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Sensing Savvy

4 Ways Surgeons Can Build Trust with Their Staff

Posted by Thomas Gole, DO, FAAFP on May 15, 2017 7:00:00 AM

surgeons-can-build-trust-with-staff.jpg“Patients trust us. We can’t take that trust for granted.”

This was the sentiment from Leonard Arnold, a surgical technician at Advocate Illinois Masonic Medical Center. Arnold was explaining a situation in an OR where the surgical team was participating in a “time-out” — a pre-surgery routine where all surgical staff take time to ensure they are operating on the correct patient, the correct site and the correct procedure. But there was one important person missing from this time-out: The performing surgeon.

 In Arnold’s story, the surgeon had refused to participate until a hospital official finally reprimanded him.

While surgeon-patient trust is often discussed, trust and collaboration between a surgeon and his or her staff can be overlooked.

Improved collaboration not only creates more trust among your staff, it also helps improve the patient experience.

4 Ways Surgeons Can Build Trust With Their Staff

Don’t forget your humanity: Would you trust someone who came up to you on the street and asked for money? Probably not, likely because you don’t know the person. The same holds true for a work environment. Let your staff get to know a little bit about you personally. Do you have a favorite hobby you like to do outside of work? A favorite food or snack from the cafeteria? A show you watch every Tuesday night? Sharing small pieces of personal information can help you seem more human, let your staff get to know you on a personal level to help build trust.

Get to know your staff: Just like sharing some information about you can help your staff feel comfortable working with you, the tactic goes both ways. Getting to know your staff — and what they enjoy both inside and outside of work — can help staff members feel more engaged.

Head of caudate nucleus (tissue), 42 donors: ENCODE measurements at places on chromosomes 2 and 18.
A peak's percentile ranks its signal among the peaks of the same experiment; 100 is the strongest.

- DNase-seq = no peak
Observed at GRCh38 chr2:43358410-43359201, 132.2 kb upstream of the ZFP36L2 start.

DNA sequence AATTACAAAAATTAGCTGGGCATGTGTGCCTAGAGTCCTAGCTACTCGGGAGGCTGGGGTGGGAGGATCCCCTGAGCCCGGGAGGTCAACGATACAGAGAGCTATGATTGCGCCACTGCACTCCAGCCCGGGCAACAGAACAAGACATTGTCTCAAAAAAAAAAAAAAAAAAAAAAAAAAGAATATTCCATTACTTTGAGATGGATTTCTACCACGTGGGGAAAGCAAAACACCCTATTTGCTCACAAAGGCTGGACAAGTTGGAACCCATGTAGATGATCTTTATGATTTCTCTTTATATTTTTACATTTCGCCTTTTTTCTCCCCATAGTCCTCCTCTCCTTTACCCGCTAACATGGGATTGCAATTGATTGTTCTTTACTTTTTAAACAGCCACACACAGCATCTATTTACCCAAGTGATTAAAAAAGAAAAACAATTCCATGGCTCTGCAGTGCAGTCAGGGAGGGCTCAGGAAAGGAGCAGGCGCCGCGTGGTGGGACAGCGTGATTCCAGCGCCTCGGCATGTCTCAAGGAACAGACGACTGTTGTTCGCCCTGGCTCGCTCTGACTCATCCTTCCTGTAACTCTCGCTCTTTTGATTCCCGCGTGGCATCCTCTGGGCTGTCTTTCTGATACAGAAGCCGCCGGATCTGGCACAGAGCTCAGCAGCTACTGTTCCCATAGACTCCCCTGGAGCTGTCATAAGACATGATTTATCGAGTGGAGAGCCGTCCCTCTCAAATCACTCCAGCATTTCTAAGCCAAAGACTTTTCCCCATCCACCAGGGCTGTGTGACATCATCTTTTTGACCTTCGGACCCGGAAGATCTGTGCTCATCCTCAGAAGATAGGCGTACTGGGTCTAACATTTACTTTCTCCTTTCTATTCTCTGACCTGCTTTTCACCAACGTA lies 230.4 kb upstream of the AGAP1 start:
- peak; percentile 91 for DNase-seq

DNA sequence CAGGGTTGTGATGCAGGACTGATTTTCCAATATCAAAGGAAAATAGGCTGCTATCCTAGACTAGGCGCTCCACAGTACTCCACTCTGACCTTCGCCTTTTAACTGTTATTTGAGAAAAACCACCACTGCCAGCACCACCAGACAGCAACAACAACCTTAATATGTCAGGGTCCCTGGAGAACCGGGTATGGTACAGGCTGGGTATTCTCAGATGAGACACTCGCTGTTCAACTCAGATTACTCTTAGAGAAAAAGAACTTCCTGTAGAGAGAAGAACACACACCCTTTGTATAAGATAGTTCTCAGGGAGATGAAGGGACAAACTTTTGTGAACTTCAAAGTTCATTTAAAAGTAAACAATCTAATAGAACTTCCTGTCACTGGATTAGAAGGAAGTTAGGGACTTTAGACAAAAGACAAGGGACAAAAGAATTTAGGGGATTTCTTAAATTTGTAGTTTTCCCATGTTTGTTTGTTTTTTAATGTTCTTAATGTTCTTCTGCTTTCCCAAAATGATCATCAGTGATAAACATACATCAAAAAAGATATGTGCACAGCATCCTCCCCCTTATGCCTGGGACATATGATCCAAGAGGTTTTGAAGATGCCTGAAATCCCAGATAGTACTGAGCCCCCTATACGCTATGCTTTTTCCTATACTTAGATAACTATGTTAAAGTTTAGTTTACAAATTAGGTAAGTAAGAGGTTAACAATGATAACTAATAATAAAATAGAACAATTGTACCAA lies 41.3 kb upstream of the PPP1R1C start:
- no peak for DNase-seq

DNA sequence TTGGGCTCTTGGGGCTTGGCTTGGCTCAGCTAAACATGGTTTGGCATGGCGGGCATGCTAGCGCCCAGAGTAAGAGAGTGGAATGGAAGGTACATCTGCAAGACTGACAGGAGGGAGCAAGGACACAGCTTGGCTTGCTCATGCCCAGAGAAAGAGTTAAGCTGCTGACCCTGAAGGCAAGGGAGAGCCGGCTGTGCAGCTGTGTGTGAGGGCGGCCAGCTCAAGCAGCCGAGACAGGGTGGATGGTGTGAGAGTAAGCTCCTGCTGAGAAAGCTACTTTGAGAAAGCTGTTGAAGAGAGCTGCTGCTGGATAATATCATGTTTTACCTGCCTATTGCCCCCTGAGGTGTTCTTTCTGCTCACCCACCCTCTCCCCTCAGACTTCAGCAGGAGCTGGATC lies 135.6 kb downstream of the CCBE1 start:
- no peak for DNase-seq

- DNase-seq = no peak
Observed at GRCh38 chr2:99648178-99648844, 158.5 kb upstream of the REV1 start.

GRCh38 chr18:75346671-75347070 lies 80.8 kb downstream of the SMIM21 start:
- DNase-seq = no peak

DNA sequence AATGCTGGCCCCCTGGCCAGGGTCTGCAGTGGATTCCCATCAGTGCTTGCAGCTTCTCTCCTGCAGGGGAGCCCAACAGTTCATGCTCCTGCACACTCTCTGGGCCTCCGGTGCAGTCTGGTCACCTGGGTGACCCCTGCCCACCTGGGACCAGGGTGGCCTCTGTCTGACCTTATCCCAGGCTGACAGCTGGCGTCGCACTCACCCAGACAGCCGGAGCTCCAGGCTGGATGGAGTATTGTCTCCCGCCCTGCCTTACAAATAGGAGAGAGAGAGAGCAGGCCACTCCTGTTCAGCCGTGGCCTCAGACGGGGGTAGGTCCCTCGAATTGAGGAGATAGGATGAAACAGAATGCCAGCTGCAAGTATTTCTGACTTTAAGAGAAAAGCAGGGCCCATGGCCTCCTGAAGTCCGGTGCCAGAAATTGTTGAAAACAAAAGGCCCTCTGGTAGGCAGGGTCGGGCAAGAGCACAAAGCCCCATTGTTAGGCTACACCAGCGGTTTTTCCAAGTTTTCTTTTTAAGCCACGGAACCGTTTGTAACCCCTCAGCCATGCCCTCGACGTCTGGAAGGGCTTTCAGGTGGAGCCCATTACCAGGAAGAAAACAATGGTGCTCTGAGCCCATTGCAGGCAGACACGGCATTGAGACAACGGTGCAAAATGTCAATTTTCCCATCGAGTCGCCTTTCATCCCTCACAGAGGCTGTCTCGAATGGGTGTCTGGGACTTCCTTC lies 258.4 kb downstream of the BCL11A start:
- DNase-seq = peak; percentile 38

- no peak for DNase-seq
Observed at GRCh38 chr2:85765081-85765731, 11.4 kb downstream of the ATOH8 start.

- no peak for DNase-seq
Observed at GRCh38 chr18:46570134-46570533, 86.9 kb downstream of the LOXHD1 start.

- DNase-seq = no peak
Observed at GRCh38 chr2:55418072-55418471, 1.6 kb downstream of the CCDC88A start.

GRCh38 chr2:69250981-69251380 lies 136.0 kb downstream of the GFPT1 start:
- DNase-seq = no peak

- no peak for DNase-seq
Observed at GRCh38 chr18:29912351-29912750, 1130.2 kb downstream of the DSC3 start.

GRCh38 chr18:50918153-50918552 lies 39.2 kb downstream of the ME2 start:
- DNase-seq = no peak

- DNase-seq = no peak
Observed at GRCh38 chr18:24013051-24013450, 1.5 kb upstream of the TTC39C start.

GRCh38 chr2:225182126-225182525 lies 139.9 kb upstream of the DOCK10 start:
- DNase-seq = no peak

Do a team huddle or time-out before beginning a procedure or new case: Even if a time-out is standard at your hospital, participating in a huddle before beginning can serve as a final check to make sure everyone involved in the procedure understands the plan. If you haven’t implemented time-outs yet (mandatory in the US since 2004), this information from The Joint Commission can help your teams get started.

Celebrate: An increase in trust will also mean an increase in performance or morale. Celebrate the little and big successes of your staff. Maybe an intern or student nurse successfully completed a procedure he or she had never tried before. Or maybe your surgical team had successes on a difficult case. Or maybe a patient praised a staff member for his or her bedside manner. Whatever the case, try to acknowledge the wins your team accomplishes.

Improving staff communication and collaboration doesn’t have to be a big effort. By making a few simple changes in the how and what you communicate with your staff, you can improve morale and performance.

Do you have any communication tips? Share your favorites in the comments.

The Cardiothoracic Surgeon Salary Report

 

Topics: cardiothoracic surgery

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